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Children without parents, a Christian devotee in over her head and a lively take on classic literature: German film respresents both diversity and intensity at the 64th Berlinale film festival.
It's an accusation often made when it comes to German movies: they lack a sense of humor, they're difficult to understand, too sophisticated and barely sensual. With around 200 new German movies hitting theaters every year, there are more and more exceptions to this theory. But looking at this year's German movies at the Berlinale film festival, critics who claim German cinema is fraught with meaning - while lacking humor - will feel they have a point.
Festival head Dieter Kosslick invited four German directors to this year's hunt for the bear. After all, a large festival like the Berlinale also has the responsibility to be a forum for German film, which has been neglected in previous decades.
Children without parents
Of the four German movies airing at the Berlinale this year, three have already been previewed by the audience. Edward Berger's "Jack" (pictured above) was first. The movie tells the story of a 10-year old who grows up with his little brother in Berlin. Both children are more or less left on their own. The father doesn't know his children and the mother is never around. But "Jack" is not a movie depicting the lowest social class. It shows the destiny of children who are managing but who've been left to their own devices prematurely.
Berger said he got the idea for the movie when he and his son met a boy like Jack when playing football a couple of years ago.
"I couldn't forget the boy, his pride and his strength with which he embarked on the world deeply impressed me," Berger said. But according to the director, this strength is only superficial. "Behind the curtain it often looks very different," he said, adding that the neglect of children is an important and large topic for society.
Believing in life
Berger's movie impersonally observes Jack's daily life with an almost documentary attitude, while renouncing a superficial social accusation. "We don't want to agitate. For us the main question behind the story is: what can we learn from the boy's strength," Berger said, adding he wanted to tell "a story about believing in life."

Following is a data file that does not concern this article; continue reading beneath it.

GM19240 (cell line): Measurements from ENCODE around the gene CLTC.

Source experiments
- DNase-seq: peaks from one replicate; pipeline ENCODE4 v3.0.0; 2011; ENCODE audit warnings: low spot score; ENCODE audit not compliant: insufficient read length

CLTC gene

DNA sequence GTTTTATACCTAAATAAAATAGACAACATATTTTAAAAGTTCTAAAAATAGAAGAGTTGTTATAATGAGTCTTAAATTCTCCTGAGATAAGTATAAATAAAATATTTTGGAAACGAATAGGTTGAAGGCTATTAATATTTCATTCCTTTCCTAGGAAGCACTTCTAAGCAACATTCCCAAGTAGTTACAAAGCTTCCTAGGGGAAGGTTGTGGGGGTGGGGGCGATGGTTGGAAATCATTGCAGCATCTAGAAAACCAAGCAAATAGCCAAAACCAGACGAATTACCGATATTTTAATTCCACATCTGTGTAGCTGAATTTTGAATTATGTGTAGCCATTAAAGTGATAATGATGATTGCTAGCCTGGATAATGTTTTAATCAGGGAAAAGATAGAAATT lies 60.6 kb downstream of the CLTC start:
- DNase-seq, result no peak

Dietrich Brüggemann's movie "Stations of the Cross" (German title: "Kreuzweg") is about religious beliefs. In 14 minimalist chapters, arranged in the Christian Stations of the Cross, the director tells the tragic story of extreme faith. Maria, 14, grows up in a Catholic community that practices old and strict rituals. Maria's mother and the local priest have a large impact on the girl, who's struggling with puberty.
Power abuse in families
Believing that she has to sacrifice herself for her terminally ill brother, Maria refuses all food and dies. "The movie has an essence of something that happens in a lot of families, whether they're religious or not," Brüggemann said. "And by that I mean the abuse of power and breaking of a person growing up." However, according to Brüggemann, no one talks about this subtle violence in families.
Anna Brüggemann, who wrote the script together with her brother, added, "When there were all these reports of sexual abuse in schools and boarding schools, we thought that a strict religious upbringing also posed some sort of mental abuse." And that's exactly what interested the directors.
"The topic of radical practice of religion can be found everywhere," Dietrich Brüggemann said. "You can, for instance, read about the radicalization Islam all the time."
The movie doesn't directly name the Society of St. Pius X, an international traditionalist Catholic organization. After all, for the two Brüggemanns it's about a broader outlook. "The Pius brothers mentioned in the movie are more of a secluded phenomenon. At the same time they are very central to the Catholic Church because they pose the question to this large world religion: how do you want to be? We are doing what you've always been doing."
The Berlinale audience was almost able to relax when the third German movie aired, which is quite an achievement given that "Beloved Sisters" (German title: "Die geliebten Schwestern") is almost three hours long. In the movie, director Dominik Graf portrays scenes from German poet Friedrich Schiller's life. Schiller's relationship to the sisters Caroline von Beulwith and Charlotte von Lengefeld provided plenty of food for gossip at the end of the 18th century during the cultural and literary movement Weimar Classicism.
Words and letters
Graf doesn't portray Schiller as a romancing hero ,but rather as a sensitive contemporary who's suffering from love. The movie is mainly based on letters. "The main characters in the movie are words," Graf said. "It's about how feelings are discusses and written." What tempted Graf is to make a movie about words - words of love, promises and the happy longing for a different bourgeois life.
An authentic social study from Berlin, a religious drama from a German province and a buoyantly staged episode from the classic times - the three German movies that have already aired at this year's Berlinale could not have been more different. On the one hand they represent the great range of German film. On the other hand, they represent the tendency of German film to focus on difficult and voluminous topics. One thing is for sure: it won't be easy for these hard-hitting movies to hold their ground in the daily life of cinema.